Of course, I’d been busily writing blog posts and the like for a while, so it seemed natural to turn my blog about my first year of full-time self-employment into a book (it’s not actually that easy to just “turn a blog into a book”, it turns out, but I created a book in the end). I then went on to write other books for freelancers, because, again, I didn’t find that much useful information for the type of freelancer I was becoming – and reviewers still talk about these filling that gap in the market, so it seems that writing for yourself can be a handy type of writing to do!

How do I introduce myself at parties?

Well, I don’t go to many parties, but I do tend to introduce myself as an editor, transcriber, localiser, runner, reader … and writer. Hm, maybe if I went about with a bagful of books and touted myself as a writer first, I’d sell more of the things …

Do I feel like I’ve got a double identity?

I do have an actual double identity now. I got married relatively late in life, and I’d already written several books under my unmarried name, Liz Broomfield. So I decided (mainly because I was too lazy and mean to get all the covers and uploaded versions changed) to stick with Liz Broomfield for the author side of things, while becoming Liz Dexter for my Libro business and in the rest of my life.

This has been a bit confusing and led to a lot of explaining (although that’s helped my search engine optimisation, and if you search for Liz Dexter on Amazon you do find most of my books anyway), but it felt like the right choice at the time.

I also have three blogs – Liz Dexter’s Libro one for my “professional” blog (by which I mean by editing, proofreading, transcription, tips, business ideas etc. blog and website), a book review one which is also Liz Dexter-based now, and this separate one for my books. Again, I’m never sure, to be honest, whether that was a good idea, but it’s done now!

How do I fit the two sides of my life in?

This is a tricky one – I’m notoriously bad at setting aside time for writing. When I do, I usually book out a few solid hours for book work. Unfortunately, what I like to refer to as “paid work” does come first, so I have to work hard to carve out those few hours. I could do better with this, and I’m considering booking a week of “holiday” with myself and my clients to get some projects finished.

How has writing affected my other job?

I work with writers in a lot of my “day job”, and I can honestly say that the writing and particularly editing process, and the fact of being out there in the world as an author with books to sell, has had a big positive effect on my work. Being edited is hard, and having been through the process (with a lovely editor, I hasten to add) made me make a big effort to be super-kind in my own editing work – I know how disheartening it can be to have your work pulled apart, however kindly and necessarily. If I could say one thing in this blog post, it would be that.

Would I prefer to be doing one or the other?

In my case, I can honestly say no. I am trying to do some research as well, and sometimes I wish I could ONLY do that for a bit, but I don’t think I could sustain a full-time writing life, and I like the contrast between writing for my blogs, writing my books and doing the other stuff I do.

My books can be found on this website (just follow the links in the menu) and are all on Amazon.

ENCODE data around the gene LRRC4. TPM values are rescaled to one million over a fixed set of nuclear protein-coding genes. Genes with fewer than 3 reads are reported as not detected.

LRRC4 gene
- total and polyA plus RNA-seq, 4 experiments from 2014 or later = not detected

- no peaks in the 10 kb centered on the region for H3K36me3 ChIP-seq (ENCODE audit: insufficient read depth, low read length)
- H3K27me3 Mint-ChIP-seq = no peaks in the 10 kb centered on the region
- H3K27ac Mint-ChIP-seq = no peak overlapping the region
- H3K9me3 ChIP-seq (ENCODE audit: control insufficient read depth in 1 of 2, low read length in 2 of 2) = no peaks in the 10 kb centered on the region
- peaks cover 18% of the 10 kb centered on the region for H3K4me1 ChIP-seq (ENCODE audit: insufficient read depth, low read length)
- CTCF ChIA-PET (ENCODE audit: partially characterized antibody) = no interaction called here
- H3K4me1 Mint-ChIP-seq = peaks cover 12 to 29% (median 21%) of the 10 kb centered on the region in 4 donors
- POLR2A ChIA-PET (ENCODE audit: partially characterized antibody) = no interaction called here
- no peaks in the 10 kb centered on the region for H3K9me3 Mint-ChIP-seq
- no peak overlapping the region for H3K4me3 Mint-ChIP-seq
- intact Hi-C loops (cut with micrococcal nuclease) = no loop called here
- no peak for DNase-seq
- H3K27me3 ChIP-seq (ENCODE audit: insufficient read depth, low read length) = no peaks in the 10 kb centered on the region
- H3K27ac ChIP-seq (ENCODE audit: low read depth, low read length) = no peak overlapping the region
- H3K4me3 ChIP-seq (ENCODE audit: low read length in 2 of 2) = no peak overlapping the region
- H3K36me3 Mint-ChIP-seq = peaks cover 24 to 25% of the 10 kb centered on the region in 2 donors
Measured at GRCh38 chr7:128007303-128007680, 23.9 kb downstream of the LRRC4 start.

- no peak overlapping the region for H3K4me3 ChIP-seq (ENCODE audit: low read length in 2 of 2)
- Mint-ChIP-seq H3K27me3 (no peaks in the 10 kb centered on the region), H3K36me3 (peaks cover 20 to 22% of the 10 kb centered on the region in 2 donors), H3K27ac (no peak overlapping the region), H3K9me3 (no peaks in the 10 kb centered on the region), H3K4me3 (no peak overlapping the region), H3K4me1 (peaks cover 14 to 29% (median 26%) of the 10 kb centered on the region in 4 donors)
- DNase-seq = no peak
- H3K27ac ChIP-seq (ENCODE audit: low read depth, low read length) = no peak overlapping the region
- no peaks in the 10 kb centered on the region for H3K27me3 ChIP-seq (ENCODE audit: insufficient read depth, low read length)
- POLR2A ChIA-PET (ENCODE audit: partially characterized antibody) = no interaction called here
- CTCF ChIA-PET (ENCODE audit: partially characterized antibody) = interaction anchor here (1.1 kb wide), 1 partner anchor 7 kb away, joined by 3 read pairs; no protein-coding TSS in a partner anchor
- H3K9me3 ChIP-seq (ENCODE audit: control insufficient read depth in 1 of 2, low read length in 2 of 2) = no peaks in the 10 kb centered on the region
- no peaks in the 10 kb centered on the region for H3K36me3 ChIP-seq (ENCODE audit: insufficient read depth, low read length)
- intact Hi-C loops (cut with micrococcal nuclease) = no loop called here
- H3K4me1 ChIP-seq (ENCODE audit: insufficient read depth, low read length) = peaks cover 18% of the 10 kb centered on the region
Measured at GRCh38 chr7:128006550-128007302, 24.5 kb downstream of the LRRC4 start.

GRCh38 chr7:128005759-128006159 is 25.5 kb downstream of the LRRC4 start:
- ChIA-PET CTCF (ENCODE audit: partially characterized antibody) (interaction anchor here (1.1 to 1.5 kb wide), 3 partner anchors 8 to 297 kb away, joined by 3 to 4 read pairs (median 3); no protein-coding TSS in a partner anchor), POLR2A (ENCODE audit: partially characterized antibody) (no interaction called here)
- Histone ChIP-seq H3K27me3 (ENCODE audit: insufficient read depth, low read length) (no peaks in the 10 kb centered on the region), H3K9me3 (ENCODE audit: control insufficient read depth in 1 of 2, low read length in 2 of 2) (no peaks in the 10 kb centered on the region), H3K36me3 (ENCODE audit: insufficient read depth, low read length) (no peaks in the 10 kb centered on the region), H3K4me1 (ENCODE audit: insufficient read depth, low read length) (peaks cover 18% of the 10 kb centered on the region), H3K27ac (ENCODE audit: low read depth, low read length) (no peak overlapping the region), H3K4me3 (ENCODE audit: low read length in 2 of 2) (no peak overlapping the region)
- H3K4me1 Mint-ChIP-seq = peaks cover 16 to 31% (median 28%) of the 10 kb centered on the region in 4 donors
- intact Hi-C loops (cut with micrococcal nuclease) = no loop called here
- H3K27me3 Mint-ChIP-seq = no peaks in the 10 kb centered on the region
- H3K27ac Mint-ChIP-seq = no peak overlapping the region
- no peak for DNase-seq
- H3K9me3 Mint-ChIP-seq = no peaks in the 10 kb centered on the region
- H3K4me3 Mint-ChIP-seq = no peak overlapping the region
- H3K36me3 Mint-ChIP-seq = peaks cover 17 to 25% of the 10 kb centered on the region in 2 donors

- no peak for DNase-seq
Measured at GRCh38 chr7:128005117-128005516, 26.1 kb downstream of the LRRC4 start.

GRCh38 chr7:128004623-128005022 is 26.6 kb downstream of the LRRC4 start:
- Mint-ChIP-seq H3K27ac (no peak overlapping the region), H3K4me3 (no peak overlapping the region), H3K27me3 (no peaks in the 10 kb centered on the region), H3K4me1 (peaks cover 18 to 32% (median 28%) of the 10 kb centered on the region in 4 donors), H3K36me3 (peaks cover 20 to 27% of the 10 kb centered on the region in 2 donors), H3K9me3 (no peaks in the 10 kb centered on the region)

Over to you!

I’d love to know what the “and …” is in your life! Why don’t you drop me a line with your answers to the questions, and I’ll publish the best of them on this blog. I’d particularly like to know how you manage the two sides of your working life, as I know I’m bad at that!

Here are those questions again:

  • What do you do apart from writing?
  • Which came first, writing or “and …”?
  • How do you introduce yourself at parties?
  • Do you feel like you’ve got a double identity?
  • How do you fit the two sides of your life in?
  • Would you prefer to be doing one or the other?

Don’t forget to include a portrait of you, if you’d like one displayed, and the URLS for your website and book links.

Send me your answers via email or get in touch via the Contact Form. And happy writing and “…”, whatever you do!

I’m up to 13 five-star reviews for “Quick Guide to your Career in Transcription”

quick guide to your career in transcriptionI was thrilled to find my thirteenth five-star review (twelve on Amazon.co.uk and one on Amazon.ca) for my book, “Quick Guide to Your Career in Transcription”, from a lady who’s now read three of my books (even better!). I have been popping reviews onto both my review blog and Amazon for books I’ve read lately, as I know how much it helps authors to get feedback on their books – especially when they’ve helped and/or entertained people, of course.

Here’s an extract …

A lot of helpful information in a relatively short book … it was definitely worth reading to find out what is involved, and what skills and tools are needed. There are plenty of useful tips about how to make life as a transcriber easier (both in terms of doing work and getting work). Plus, there are some very useful reminders about office ergonomics for all home office workers that spend a long time behind a keyboard. (read the whole review here.)

This book has obviously struck a bit of a chord, as I get more emails and contact about this topic than any of the other ones I talk about in my books and on my blog. With that in mind, I’m trying very hard at the moment to work this into a full-length book on transcription careers, based on my “Your Guide to Starting and Building Your Business” to add to the special editors’ edition I’m also putting together. These will be available in print and e-book versions automatically from publication, as I’ve found that the popularity of my print books is growing.

Do you prefer to buy non-fiction, informational style books in print or have you swapped to e-books for those? I’d love to know!

For more information and how to buy, visit the “Quick Guide to your Career in Transcription” page.